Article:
43. Proceedings of the American Catholic Philosophical Association: Volume > 91
Chad Engelland Dispositive Causality and the Art of Medicine
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For many philosophers, the relation of medicine to health is exemplary for understanding the relation of human power to nature in general. Drawing on Heidegger and Aquinas, this paper examines the relation of art to nature as it emerges in the second book of Aristotle’s Physics, and it does so by articulating the duality of efficient causality. The art of medicine operates as a dispositive cause rather than as a perfective cause; it removes obstacles to the achievement of health, but it does not impose health. Medicine, on this conception, aids the efficient causality of the natural body rather than substituting for it. The loss of dispositive causality makes efficient causality an imposition of force that bypasses the natural power to achieve natural goods. The paper concludes, with Plato, by arguing that dispositive causality offers a way to understand not only medicine but also governing, teaching, and parenting.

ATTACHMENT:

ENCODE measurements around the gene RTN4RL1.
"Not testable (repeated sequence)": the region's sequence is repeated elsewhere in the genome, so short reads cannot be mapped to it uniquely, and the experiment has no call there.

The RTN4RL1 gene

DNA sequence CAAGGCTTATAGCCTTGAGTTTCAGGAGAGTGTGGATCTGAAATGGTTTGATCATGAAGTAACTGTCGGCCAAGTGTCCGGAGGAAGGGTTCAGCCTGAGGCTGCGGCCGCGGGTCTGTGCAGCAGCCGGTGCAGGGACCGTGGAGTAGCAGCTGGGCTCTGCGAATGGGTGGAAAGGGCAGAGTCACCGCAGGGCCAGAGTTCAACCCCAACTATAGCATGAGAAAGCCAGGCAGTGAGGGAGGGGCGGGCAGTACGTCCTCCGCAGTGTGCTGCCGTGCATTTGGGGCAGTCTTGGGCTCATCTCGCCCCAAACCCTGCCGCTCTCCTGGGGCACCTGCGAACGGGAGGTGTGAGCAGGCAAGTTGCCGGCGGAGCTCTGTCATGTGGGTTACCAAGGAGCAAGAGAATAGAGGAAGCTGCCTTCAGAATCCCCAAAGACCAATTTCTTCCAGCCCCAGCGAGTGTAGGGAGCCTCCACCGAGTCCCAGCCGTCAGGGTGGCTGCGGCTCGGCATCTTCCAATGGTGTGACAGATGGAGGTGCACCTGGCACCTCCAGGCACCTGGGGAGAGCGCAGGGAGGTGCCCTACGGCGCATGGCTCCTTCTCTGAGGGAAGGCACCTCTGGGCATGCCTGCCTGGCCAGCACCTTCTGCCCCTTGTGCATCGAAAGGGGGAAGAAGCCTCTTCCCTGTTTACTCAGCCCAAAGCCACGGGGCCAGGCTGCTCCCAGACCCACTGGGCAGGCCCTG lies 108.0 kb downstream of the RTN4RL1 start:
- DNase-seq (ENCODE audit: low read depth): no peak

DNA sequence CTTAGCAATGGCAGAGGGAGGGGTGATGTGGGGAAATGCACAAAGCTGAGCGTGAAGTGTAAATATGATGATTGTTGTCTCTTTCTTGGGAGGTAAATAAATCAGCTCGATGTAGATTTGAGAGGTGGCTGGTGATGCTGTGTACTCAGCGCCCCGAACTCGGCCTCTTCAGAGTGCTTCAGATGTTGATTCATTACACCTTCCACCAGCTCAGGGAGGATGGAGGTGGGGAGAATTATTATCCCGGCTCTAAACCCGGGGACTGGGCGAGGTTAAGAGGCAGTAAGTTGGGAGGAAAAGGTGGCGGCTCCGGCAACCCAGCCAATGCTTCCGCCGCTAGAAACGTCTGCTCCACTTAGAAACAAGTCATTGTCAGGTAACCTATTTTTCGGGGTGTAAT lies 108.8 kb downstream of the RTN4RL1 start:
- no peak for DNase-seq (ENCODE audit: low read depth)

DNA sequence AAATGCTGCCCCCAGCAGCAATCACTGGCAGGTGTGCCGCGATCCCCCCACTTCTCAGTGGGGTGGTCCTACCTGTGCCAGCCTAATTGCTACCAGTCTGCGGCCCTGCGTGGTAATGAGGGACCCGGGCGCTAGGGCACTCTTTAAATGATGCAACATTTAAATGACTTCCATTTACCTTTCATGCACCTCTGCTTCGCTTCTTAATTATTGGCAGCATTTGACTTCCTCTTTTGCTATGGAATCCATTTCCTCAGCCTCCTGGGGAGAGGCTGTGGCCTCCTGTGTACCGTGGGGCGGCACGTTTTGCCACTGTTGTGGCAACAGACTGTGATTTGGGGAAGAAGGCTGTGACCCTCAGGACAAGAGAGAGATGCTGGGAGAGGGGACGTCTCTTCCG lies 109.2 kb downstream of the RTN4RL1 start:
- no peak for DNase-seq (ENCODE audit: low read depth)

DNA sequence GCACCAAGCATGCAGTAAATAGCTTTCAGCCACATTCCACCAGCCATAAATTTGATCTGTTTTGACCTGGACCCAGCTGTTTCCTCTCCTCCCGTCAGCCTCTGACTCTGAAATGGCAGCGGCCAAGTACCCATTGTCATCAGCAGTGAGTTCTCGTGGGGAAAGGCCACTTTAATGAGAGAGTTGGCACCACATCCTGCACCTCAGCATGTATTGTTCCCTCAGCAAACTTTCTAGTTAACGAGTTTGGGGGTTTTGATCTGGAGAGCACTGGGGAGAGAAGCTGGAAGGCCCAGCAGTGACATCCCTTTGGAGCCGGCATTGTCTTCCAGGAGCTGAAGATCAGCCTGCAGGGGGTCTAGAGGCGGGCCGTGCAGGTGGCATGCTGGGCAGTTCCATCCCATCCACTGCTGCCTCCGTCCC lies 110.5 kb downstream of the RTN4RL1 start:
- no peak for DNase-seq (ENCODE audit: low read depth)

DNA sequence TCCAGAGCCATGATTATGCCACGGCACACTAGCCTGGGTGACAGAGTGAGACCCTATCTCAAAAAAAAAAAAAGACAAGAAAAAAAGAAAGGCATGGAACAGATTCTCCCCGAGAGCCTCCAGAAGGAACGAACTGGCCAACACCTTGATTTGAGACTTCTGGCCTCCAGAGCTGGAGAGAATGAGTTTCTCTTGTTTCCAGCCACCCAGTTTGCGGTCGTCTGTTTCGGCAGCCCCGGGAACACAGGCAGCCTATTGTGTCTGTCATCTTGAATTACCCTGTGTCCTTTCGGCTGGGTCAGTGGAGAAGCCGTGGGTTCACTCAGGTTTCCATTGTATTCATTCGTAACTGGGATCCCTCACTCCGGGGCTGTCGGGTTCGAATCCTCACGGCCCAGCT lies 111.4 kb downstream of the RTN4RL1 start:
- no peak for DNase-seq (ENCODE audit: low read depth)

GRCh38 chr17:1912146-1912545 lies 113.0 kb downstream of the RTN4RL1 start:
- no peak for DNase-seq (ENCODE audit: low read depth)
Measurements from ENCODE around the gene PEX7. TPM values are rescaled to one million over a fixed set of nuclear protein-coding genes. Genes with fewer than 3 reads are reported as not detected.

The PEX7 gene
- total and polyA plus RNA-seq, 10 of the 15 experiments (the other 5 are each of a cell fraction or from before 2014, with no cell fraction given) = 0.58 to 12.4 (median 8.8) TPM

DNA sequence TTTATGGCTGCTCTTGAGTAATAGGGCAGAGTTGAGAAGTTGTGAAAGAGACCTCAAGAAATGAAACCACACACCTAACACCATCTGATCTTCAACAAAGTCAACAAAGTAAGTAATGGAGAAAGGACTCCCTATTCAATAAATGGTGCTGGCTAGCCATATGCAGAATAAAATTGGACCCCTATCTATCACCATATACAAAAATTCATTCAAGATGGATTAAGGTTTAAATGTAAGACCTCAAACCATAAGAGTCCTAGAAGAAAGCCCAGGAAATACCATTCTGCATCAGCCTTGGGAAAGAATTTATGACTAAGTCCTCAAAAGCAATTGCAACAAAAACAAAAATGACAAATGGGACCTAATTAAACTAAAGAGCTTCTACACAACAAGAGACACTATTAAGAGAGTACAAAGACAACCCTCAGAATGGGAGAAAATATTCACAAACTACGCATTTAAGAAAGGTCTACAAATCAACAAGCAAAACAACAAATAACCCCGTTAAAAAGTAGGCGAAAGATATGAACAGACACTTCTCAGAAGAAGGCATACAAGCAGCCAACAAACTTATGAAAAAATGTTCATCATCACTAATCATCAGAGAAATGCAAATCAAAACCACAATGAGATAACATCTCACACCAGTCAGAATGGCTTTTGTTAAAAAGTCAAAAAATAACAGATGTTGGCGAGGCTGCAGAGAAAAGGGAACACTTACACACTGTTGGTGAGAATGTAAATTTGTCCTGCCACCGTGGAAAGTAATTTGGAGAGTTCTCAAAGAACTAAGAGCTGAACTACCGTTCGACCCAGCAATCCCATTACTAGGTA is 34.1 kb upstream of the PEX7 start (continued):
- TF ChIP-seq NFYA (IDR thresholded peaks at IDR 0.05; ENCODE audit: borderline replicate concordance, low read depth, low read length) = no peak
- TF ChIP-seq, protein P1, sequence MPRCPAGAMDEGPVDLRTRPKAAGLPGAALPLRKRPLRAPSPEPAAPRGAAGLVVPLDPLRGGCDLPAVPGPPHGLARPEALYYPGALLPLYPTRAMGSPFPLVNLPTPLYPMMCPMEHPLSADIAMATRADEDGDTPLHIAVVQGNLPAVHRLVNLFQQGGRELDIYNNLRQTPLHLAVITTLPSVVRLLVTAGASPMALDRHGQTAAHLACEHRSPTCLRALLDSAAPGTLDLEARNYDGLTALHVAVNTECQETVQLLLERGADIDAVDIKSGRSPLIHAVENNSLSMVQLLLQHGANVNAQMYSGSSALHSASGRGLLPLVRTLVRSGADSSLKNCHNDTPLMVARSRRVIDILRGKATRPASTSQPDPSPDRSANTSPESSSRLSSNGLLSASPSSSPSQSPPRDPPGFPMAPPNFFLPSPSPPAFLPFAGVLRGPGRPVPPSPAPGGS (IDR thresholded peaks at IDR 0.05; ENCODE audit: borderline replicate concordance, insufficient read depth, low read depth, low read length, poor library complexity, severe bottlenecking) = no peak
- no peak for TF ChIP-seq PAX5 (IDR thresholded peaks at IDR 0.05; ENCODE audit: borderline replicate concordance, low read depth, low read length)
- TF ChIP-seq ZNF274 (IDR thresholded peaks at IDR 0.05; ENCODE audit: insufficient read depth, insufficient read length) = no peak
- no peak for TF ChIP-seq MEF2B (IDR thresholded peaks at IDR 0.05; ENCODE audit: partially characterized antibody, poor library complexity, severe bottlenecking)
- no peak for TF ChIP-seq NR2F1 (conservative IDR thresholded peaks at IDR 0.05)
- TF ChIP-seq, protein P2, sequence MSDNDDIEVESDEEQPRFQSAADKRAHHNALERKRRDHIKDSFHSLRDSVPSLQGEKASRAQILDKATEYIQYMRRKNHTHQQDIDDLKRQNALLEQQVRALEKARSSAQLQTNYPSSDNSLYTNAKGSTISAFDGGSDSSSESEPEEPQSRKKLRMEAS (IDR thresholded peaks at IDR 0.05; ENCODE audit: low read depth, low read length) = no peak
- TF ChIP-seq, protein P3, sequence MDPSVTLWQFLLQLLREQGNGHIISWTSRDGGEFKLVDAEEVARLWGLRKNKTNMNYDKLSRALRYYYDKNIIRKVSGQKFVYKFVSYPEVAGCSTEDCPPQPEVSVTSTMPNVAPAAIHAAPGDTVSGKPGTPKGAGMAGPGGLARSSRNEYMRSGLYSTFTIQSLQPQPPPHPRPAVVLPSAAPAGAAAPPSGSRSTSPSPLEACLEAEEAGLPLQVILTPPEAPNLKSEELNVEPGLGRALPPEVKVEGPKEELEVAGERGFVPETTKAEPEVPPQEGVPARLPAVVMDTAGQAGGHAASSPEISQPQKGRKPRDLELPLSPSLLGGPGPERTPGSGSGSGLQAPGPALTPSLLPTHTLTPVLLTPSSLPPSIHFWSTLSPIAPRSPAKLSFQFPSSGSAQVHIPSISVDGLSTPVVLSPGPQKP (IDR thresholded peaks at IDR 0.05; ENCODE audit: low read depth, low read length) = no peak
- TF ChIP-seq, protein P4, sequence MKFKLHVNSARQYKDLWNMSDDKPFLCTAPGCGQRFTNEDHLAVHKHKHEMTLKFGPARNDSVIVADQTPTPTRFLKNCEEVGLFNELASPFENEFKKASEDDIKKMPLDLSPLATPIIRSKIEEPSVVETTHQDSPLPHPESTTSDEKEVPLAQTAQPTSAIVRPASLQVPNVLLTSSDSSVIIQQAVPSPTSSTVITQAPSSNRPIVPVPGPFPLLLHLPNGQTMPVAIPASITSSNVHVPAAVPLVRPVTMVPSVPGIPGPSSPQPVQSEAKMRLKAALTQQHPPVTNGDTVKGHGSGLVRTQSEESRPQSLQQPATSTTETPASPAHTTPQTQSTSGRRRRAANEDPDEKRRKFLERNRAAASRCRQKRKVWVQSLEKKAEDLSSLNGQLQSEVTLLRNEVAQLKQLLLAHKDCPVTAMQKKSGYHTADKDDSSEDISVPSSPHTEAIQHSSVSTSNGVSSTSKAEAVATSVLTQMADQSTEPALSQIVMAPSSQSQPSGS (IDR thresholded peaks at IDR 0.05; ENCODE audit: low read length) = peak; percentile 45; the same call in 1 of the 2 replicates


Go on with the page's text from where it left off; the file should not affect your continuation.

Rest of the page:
session 6: philosophy of human person
44. Proceedings of the American Catholic Philosophical Association: Volume > 91
Michael Potts Catholic Hylomorphism, Disembodied Consciousness, and Temporary Bodies